This penalty is not a new thing for individual taxpayers, as SARS had been imposing penalties for non-submission of their income tax returns since 1 January 2009. Companies with outstanding income tax returns have recently received notifications from SARS that this penalty will now be imposed on companies as well.
It is not surprising that SARS decided to also impose the penalty on companies who fail to submit their income tax returns. What is surprising is that SARS issued this notice in September, while the public notice referred to in section 210(2) was still only in draft form and open for public comment until the 31st of October 2018.
The “failure to comply with an obligation that is imposed by or under a tax Act” is defined in the draft public notice as follows:
Failure by a company to submit an income tax return as and when required under the Income Tax Act for years of assessment ending during the 2009 and subsequent calendar years, where SARS has issued that company with a final demand, referring to this notice and requiring the submission of the outstanding income tax return, and the company failed to submit the return within 21 business days of the date of issue of the final demand.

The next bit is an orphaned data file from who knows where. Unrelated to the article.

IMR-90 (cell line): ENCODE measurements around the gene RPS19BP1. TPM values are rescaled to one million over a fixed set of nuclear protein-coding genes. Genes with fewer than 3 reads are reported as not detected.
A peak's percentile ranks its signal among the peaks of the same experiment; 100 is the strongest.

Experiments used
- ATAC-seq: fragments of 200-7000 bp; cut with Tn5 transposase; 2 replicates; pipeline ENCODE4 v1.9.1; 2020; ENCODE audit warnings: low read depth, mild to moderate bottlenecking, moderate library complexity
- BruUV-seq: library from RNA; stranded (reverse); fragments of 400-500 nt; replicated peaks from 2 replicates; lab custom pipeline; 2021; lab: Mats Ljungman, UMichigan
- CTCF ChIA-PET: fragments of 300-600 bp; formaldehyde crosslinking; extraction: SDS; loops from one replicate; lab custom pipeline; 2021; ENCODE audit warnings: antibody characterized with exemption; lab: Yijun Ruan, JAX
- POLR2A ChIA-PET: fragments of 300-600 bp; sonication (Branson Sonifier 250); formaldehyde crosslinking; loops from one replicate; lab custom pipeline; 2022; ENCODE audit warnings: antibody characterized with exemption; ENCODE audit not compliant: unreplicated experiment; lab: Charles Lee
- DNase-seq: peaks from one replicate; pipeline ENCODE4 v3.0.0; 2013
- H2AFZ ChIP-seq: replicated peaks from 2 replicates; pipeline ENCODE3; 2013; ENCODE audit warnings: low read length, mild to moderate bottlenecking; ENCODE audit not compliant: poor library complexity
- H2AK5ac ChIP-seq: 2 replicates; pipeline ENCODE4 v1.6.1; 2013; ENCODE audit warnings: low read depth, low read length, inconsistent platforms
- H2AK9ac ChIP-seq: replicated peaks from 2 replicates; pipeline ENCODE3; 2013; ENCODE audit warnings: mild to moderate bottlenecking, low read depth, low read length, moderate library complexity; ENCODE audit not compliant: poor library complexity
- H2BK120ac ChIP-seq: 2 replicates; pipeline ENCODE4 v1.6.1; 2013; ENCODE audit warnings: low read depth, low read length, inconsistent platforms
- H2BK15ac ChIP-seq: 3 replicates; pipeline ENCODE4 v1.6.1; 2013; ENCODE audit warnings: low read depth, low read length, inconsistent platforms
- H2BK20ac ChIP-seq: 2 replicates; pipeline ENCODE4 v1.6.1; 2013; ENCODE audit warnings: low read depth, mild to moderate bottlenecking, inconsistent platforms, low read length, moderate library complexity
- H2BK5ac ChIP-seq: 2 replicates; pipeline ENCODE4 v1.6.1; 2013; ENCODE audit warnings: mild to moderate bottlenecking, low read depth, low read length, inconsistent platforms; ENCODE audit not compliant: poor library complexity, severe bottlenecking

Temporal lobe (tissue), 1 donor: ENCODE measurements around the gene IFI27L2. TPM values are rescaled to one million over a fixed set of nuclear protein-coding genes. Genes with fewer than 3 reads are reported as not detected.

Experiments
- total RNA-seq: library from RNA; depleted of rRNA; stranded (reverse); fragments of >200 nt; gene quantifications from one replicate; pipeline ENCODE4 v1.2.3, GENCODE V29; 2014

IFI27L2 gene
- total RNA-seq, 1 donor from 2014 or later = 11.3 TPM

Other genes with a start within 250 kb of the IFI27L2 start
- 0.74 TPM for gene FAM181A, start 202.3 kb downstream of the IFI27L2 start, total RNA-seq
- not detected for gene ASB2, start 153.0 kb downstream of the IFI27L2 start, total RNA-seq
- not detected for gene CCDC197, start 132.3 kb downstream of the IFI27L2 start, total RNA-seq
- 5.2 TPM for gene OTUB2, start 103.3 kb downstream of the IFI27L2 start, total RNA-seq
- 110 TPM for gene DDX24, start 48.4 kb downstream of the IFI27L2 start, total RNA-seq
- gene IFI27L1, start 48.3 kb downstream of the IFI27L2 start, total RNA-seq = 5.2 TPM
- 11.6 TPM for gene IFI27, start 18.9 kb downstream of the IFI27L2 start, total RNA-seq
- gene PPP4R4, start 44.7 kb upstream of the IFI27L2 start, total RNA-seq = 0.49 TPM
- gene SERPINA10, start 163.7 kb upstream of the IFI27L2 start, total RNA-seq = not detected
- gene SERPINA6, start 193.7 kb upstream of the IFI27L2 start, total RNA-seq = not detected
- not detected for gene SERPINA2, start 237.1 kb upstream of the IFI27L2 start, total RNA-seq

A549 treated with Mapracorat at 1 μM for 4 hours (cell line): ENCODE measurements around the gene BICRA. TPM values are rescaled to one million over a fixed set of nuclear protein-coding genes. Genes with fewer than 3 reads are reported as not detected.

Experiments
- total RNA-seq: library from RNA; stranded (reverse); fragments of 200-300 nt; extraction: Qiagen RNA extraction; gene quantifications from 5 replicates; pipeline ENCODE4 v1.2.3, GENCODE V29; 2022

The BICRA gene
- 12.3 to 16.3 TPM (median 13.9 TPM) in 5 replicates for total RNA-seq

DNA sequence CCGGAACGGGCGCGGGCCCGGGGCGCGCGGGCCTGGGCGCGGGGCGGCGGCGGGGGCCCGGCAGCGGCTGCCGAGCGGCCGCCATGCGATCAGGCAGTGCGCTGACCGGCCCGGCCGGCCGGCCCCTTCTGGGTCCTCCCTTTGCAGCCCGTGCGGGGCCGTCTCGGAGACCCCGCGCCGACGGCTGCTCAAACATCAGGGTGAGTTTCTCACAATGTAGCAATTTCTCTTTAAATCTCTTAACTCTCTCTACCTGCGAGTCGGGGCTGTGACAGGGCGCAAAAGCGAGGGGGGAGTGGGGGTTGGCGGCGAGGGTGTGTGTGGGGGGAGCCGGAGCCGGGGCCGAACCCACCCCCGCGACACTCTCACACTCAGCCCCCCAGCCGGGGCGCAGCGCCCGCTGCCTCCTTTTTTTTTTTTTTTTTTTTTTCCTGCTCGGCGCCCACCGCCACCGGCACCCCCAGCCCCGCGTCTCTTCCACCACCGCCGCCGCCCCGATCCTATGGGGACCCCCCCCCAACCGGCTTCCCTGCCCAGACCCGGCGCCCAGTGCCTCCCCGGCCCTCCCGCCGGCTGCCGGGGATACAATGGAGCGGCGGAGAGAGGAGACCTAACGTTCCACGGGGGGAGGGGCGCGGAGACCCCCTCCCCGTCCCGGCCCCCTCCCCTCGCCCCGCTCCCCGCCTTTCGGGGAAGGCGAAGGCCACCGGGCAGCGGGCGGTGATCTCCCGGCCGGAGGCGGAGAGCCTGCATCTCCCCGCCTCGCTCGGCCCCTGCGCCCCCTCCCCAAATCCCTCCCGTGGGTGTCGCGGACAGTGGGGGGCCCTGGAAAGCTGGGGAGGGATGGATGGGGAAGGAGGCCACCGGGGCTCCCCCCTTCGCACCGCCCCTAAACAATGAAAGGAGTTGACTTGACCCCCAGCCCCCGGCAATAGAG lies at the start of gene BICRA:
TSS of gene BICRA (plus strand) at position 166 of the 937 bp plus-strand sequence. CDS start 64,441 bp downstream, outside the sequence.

Compare this to the public notice issued in respect of natural persons:
Failure by a natural person to submit an income tax return as and when required under the Income Tax Act for years of assessment commencing on or after 1 March 2006 where that person has two or more outstanding income tax returns for such years of assessment.
Companies have not been afforded the “one return grace” enjoyed by natural persons. Once the draft notice has been accepted and SARS issues the public notice, a company that is not up to date with its returns will be liable for the administrative penalty.
The penalties range from R250 to R16 000 per month that non-compliance continues, depending on a company’s assessed loss or taxable income. It is compulsory for registered companies to submit their income tax returns. If a company is dormant, it is still required to submit any outstanding returns prior to 2018.
A company must submit its income tax return within 12 months from the date on which its financial year ends. A “year of assessment” is defined as the financial year ending in any particular calendar year. So, while natural persons have to submit their 2018 income tax returns by 31 October 2018 and provisional taxpayers by 31 January 2019, a company with a financial year ending on 28 February 2018, will have a full year to submit its income tax return.
It will be interesting to see if SARS treats the notices issued in September as “final demands” for purposes of the imposition of the penalty. In the interest of fairness and reasonableness, the demands should only be issued after the public notice has been published in the Government Gazette.
Annalize Duvenage – Specialist Tax Consultant
Petro van Deventer – Senior Manager